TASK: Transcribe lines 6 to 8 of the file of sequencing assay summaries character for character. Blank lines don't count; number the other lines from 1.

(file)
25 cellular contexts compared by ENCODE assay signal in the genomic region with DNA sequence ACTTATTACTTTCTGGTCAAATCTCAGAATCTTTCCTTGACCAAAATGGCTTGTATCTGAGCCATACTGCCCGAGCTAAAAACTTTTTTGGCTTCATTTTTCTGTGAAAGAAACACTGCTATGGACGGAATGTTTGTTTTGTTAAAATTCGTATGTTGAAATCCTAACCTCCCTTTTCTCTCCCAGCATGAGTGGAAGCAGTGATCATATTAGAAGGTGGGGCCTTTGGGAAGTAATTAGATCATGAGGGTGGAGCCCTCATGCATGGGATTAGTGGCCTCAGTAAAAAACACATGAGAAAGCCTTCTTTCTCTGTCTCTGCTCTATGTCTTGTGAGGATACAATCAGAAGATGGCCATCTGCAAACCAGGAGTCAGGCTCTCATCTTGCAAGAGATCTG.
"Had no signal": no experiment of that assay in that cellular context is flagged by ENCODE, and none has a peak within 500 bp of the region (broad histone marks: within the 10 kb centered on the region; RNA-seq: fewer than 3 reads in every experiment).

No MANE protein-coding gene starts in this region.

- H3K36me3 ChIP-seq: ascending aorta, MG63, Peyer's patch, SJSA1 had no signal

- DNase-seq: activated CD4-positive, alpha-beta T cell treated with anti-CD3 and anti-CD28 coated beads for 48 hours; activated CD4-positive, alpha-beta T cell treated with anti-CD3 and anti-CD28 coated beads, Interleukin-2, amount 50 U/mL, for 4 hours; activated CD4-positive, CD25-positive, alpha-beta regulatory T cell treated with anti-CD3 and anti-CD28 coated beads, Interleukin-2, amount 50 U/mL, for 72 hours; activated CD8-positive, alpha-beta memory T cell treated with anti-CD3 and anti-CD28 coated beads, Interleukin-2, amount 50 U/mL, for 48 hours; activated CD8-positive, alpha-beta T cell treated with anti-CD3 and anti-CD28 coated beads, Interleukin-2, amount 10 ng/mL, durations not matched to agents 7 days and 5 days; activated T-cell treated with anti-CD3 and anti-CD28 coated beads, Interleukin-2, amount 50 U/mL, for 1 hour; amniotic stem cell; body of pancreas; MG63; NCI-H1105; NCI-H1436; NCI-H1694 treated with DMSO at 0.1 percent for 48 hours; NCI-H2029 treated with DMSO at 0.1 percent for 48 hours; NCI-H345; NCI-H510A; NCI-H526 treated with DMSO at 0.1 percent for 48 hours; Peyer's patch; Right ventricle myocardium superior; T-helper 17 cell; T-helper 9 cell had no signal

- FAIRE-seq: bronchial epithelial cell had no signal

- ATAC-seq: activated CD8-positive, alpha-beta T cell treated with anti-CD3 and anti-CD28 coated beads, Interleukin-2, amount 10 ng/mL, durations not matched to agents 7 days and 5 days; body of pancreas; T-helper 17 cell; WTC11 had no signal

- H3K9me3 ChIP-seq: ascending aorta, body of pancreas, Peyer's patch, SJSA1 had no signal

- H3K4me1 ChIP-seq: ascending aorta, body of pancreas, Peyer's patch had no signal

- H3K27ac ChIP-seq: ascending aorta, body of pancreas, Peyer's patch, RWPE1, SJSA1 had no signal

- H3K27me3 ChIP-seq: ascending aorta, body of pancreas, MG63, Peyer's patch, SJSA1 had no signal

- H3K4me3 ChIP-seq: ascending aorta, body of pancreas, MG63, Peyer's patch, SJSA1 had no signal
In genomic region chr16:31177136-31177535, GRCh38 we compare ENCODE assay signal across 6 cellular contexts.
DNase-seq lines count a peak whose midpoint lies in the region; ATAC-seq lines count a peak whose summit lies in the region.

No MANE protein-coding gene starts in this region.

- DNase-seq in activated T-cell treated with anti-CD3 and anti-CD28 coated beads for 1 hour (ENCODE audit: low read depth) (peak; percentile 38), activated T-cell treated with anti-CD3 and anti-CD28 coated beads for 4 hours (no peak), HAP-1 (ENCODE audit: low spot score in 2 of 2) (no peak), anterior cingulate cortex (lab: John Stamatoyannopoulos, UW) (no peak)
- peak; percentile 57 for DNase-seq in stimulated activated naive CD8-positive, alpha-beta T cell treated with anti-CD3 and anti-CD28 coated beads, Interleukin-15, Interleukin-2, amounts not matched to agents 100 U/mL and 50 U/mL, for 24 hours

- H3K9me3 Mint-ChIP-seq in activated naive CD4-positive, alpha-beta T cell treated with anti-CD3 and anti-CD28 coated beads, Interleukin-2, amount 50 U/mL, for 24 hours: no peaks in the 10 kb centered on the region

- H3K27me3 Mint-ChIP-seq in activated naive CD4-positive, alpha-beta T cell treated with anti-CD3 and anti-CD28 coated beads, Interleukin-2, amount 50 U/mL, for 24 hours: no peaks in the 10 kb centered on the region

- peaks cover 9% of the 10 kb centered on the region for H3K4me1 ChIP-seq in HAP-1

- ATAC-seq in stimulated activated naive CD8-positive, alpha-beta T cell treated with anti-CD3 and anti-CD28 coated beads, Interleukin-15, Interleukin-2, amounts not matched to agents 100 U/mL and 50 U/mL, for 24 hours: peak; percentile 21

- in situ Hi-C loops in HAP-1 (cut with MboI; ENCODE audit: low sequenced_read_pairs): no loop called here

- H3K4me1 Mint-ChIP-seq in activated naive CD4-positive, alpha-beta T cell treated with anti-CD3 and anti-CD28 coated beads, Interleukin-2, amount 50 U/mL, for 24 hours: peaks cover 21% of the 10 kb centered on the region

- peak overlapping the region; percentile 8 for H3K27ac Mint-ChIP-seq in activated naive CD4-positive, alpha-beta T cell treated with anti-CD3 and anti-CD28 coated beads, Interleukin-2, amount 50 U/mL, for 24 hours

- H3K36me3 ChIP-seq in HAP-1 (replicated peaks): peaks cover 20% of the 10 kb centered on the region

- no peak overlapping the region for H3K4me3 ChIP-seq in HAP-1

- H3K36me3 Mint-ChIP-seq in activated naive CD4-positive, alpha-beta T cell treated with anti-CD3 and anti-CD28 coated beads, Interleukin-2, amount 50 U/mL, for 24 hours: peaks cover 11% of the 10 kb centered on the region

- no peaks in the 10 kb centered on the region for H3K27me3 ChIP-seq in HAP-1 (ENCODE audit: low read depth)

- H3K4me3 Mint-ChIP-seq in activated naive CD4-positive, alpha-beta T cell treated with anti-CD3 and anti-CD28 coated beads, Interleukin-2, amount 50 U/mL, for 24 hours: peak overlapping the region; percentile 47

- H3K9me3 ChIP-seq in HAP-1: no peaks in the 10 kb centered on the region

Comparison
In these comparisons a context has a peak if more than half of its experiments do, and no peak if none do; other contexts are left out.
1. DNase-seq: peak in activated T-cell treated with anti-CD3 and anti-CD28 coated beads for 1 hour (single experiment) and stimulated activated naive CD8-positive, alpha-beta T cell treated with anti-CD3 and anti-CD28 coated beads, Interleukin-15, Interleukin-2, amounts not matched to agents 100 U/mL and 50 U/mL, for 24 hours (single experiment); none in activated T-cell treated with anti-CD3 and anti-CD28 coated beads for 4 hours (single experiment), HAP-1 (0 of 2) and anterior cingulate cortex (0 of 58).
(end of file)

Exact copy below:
- FAIRE-seq: bronchial epithelial cell had no signal

- ATAC-seq: activated CD8-positive, alpha-beta T cell treated with anti-CD3 and anti-CD28 coated beads, Interleukin-2, amount 10 ng/mL, durations not matched to agents 7 days and 5 days; body of pancreas; T-helper 17 cell; WTC11 had no signal

- H3K9me3 ChIP-seq: ascending aorta, body of pancreas, Peyer's patch, SJSA1 had no signal